Under the IT Act, “digital signature” is a signature which is supported Digital Signature Certificate (DSC). A DSC is a secured digital key provided by certifying authority to validate and confirm the identity of the person who holds the certificate. A DSC includes information such as the user’s name, pin code, country, email address, certificate issue date, and name of the certifying authority. The certifying authority provides three different classes of DSCs i.e. Class1, Class 2 and Class 3. The fundamental difference between the three classes is the level of validation of the subscriber (i.e. author) of the digital signature that has been undertaken by the certifying authority. Under Class 1 DSC, the authority does not undertake verification of the identity of the subscriber through video verification. Under Class 2 DSC, the authority requires the subscriber to prove his or her identity through video verification, but without remaining physically present before the authority. Under Class 3 DSC, the authority requires the subscriber to be physically present before it in order to ascertain the identity of the subscriber.

In most common use scenarios, including for the purpose of issuance of e-prescription, a Class 2 DSC should suffice.

It should be noted, however, that there is an apparent contradiction with respect to validity of e-prescription in the Telemedicine Practice Guidelines, 2020 (TPG). The TPG provides that e-prescriptions can be dispensed in the form of a photo, scan, or digital copy via email or any messaging platform to the patient. A photo, scan or digital copy of a prescription, is a copy of the prescription, and not the original prescription. Therefore, as a practice, while offering teleconsultations and issuing e-prescriptions, it may be prudent to adopt a Class 2 DSC to authenticate the e-prescription.

Tele–ICU and Tele-ICU Nursing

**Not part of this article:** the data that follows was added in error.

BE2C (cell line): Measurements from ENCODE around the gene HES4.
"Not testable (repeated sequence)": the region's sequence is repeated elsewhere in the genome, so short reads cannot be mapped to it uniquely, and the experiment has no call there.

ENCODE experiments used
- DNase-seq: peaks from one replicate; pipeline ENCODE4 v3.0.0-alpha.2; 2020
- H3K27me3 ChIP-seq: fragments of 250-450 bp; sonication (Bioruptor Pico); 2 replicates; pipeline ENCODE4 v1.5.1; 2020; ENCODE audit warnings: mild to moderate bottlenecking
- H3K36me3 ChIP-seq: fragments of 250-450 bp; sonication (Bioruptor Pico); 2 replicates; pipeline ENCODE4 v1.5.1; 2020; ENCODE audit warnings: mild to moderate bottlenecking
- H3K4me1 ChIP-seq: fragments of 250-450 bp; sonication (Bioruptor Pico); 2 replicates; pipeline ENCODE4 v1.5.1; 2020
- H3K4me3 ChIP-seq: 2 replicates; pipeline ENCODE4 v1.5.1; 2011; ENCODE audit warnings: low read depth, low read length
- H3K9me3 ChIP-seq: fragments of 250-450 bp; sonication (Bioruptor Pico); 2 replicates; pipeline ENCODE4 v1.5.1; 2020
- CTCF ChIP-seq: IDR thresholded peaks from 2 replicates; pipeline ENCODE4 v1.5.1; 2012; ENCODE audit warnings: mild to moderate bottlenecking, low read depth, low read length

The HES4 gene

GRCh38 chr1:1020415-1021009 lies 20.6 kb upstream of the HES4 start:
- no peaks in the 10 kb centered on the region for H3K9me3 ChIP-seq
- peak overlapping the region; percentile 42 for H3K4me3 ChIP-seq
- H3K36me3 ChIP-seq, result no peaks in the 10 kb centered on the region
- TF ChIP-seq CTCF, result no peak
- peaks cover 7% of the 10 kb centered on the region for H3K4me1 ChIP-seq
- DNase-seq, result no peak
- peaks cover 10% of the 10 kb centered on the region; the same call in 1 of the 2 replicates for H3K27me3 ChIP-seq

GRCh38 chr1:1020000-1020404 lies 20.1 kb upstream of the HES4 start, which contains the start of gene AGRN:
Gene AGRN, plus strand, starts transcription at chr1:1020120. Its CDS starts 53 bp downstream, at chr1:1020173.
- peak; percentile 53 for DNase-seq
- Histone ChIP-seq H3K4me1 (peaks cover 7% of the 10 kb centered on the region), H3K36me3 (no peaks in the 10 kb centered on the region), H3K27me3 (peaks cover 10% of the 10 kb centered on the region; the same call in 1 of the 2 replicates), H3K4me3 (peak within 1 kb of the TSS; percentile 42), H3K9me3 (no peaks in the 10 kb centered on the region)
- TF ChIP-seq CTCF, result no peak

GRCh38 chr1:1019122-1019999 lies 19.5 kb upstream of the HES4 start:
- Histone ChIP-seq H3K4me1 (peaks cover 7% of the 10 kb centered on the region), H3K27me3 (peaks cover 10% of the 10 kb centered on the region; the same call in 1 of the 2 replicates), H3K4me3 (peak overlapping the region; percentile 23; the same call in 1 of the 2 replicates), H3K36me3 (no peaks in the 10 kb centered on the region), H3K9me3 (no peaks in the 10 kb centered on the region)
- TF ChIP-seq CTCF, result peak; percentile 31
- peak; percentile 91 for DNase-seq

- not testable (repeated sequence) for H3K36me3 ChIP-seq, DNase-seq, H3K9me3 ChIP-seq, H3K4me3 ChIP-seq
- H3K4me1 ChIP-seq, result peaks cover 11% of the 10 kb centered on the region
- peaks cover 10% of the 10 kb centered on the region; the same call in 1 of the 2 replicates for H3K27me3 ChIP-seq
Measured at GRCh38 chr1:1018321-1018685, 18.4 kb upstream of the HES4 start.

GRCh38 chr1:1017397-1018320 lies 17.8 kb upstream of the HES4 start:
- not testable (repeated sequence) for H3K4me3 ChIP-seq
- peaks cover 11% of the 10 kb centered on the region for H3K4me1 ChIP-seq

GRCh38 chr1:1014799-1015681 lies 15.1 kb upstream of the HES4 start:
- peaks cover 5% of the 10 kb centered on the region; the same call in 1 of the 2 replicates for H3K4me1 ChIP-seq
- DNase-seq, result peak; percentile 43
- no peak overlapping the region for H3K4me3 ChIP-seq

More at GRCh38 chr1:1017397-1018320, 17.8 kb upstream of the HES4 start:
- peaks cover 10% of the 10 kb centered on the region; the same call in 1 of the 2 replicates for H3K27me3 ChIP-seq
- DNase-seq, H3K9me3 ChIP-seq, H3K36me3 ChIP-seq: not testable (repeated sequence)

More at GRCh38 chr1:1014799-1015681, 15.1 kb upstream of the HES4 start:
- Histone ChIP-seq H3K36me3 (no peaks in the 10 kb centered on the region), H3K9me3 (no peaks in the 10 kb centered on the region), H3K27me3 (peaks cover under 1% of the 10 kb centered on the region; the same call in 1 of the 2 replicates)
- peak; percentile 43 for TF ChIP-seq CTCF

Mr. Ajo Jose RN
Head Nurse, Tele-ICU Riyadh, KSA

Tele-ICU is a diagnosis and treatment method that makes use of videoconferencing and internet technology to provide intensive care services to patients in a remote or a location where there is shortage of intensive care doctors. It makes it possible for patients and critical care specialists in the ICU to be face-to face within seconds with high risk patients to receive medical care easily and quickly.

Most tele-ICU programs have a command center that are staffed with highly trained intensive care doctors and critical care nurses who aid patients electronically either with the help of audio connections or videoconferencing. This allows healthcare professionals to get patient data in real-time and resolve issues as soon as they arise.

Intensivists are generally very experienced in diagnosing how critical a patient’s condition is, which is helped greatly by access to vital information that is provided through the technology used in tele-ICU equipment. This helps dramatically reduce ICU complications. They are also extremely well-versed and experienced in different kinds of critical care areas that extend to pediatric critical care or pulmonary critical care.

Tele-ICU solutions can also reduce the cost of providing healthcare to those in acute need of care where there is no access to tertiary care due to lack of experienced intensivist. Providing this service also gives an additional revenue stream for the remote hospital. Overall tele-ICU care is a win-win for all be it the hospitals, doctors and patients. During the COVID pandemic tele-ICU saved millions of patients in all parts of the world and has grown exponentially.

What’s is the role of a Nurses in Tele–ICU?
From my experience I can define Tele- ICU Nursing as a combination of informatics nursing and critical care nursing. Telehealth nursing is a method of delivering care remotely through the use of technology, including mobile devices, tablets, and computers. Sophisticated telehealth encompasses more than digital appointment reminders and confirmations—it is a way to offer real healthcare assistance and support from a distance. Let’s look what are the Nursing Jobs can do from Tele-ICU Command center. Essentially a tele-ICU nurse can lessen the burden of a critical care doctor by performing certain task and constantly monitoring patients.